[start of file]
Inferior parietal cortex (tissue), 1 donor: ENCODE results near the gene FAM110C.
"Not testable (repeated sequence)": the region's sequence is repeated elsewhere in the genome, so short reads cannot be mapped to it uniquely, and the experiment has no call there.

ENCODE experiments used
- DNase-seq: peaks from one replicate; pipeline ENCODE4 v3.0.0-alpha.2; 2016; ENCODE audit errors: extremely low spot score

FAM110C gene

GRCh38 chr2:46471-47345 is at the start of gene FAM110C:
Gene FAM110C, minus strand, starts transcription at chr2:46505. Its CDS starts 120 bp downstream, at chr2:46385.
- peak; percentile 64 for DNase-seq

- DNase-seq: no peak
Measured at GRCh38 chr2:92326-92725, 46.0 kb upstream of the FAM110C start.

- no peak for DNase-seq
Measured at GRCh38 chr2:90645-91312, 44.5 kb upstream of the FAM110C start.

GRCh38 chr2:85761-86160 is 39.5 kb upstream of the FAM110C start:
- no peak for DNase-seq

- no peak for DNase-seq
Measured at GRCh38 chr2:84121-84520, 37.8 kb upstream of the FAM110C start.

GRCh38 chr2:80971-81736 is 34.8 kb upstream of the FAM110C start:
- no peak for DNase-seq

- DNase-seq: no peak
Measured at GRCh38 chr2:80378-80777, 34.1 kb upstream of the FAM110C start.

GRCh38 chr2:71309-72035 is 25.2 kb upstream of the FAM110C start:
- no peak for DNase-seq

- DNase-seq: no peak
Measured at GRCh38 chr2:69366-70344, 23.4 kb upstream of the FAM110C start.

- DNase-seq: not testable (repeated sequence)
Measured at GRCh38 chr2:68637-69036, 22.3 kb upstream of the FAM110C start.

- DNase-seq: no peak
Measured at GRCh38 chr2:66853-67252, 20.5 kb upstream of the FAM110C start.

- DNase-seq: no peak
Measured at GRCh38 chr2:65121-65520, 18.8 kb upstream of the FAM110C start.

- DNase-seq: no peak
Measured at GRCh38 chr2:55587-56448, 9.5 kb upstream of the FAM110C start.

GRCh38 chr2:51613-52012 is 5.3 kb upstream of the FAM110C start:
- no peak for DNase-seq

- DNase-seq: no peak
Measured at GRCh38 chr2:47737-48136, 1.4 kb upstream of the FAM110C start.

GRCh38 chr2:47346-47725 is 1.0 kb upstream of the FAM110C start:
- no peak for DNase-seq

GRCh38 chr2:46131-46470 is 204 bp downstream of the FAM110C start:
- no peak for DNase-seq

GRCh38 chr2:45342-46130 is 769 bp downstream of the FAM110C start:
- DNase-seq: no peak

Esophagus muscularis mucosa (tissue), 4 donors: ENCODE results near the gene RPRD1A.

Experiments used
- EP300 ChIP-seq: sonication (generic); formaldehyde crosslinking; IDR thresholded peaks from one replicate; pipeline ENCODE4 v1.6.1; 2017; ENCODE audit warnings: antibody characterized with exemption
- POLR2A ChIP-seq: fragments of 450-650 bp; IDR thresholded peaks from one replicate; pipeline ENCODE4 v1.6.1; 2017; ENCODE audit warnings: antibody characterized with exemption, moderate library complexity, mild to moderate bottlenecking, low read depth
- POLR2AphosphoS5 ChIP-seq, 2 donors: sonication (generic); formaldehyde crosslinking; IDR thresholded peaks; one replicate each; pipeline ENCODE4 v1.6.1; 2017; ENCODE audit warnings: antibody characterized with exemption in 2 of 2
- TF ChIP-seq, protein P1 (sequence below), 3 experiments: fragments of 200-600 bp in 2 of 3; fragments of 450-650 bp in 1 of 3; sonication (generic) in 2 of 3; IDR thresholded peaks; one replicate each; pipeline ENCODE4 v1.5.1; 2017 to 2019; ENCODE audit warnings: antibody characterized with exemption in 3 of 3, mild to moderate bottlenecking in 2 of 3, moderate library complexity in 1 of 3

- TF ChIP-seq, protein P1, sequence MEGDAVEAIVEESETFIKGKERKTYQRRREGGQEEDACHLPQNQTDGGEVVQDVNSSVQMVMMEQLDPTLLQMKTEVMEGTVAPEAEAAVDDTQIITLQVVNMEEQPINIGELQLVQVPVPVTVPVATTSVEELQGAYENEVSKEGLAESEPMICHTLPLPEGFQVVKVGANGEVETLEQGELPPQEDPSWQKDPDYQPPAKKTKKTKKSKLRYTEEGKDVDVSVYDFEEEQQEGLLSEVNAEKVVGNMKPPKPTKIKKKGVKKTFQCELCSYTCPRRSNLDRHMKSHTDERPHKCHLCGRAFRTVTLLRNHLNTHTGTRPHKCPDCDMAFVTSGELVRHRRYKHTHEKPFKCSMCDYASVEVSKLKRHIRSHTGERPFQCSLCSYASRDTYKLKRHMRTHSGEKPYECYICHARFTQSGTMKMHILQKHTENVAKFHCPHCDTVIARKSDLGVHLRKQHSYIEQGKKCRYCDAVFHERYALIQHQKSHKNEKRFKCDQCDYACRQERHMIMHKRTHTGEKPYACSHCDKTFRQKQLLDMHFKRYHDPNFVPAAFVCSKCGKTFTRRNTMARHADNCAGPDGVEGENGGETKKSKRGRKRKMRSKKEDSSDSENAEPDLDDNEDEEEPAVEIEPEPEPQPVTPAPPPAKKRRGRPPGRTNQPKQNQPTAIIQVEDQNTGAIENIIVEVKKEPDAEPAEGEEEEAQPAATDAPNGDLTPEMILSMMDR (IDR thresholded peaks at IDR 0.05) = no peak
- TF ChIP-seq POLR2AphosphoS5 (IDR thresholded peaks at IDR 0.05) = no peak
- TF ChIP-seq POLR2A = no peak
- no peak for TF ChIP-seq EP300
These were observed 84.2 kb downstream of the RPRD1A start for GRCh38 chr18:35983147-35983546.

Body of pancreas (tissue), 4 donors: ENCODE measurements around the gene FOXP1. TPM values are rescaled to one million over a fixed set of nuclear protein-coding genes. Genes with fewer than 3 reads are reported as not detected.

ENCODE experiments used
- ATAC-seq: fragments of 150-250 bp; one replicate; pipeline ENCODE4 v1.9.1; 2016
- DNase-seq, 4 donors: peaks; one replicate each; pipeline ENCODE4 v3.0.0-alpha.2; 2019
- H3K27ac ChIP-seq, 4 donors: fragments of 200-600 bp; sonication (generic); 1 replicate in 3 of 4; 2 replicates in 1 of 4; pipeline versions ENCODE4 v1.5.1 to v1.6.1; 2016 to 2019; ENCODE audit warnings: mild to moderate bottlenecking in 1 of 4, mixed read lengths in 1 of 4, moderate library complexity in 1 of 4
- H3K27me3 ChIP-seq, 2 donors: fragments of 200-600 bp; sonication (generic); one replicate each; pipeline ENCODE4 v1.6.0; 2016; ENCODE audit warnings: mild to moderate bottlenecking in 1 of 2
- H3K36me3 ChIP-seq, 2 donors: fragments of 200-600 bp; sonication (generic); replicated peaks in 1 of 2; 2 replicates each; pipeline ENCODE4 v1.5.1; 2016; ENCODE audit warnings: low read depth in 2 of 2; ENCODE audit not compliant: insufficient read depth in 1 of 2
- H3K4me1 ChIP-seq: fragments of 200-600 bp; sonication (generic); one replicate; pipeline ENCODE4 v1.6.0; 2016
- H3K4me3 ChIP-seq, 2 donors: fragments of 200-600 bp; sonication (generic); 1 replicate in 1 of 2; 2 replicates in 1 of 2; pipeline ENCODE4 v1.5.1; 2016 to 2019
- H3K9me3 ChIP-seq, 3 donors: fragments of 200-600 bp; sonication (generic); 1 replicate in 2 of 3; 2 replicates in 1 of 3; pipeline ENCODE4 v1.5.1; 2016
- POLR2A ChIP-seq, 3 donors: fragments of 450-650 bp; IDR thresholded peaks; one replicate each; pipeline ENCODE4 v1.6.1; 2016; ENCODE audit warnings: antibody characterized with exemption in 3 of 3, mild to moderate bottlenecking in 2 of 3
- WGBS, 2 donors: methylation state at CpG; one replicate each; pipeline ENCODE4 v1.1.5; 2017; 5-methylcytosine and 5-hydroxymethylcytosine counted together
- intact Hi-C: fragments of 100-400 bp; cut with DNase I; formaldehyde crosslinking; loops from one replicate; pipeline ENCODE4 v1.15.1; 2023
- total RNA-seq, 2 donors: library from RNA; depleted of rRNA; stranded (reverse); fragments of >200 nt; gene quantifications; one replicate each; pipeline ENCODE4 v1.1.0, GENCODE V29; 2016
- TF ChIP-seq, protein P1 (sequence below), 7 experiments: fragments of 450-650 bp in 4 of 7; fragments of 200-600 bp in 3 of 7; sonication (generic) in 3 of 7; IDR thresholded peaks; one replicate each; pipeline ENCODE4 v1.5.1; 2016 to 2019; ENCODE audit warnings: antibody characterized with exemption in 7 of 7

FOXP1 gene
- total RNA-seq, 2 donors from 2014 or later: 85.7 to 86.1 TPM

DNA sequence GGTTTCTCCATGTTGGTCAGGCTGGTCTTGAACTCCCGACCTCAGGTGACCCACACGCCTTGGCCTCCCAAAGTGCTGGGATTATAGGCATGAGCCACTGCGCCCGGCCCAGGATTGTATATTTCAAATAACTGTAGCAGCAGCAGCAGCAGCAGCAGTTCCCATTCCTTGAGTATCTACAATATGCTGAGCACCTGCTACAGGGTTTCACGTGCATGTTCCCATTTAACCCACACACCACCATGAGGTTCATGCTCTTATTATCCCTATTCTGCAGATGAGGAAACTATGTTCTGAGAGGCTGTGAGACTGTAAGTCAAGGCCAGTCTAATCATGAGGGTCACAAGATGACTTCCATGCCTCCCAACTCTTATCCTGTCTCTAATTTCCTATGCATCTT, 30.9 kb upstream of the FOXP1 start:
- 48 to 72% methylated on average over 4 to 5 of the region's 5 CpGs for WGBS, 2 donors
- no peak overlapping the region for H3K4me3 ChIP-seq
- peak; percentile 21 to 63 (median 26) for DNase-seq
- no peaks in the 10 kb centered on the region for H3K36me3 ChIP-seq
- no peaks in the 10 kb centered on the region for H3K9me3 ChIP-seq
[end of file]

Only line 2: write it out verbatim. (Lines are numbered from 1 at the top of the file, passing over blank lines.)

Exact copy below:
"Not testable (repeated sequence)": the region's sequence is repeated elsewhere in the genome, so short reads cannot be mapped to it uniquely, and the experiment has no call there.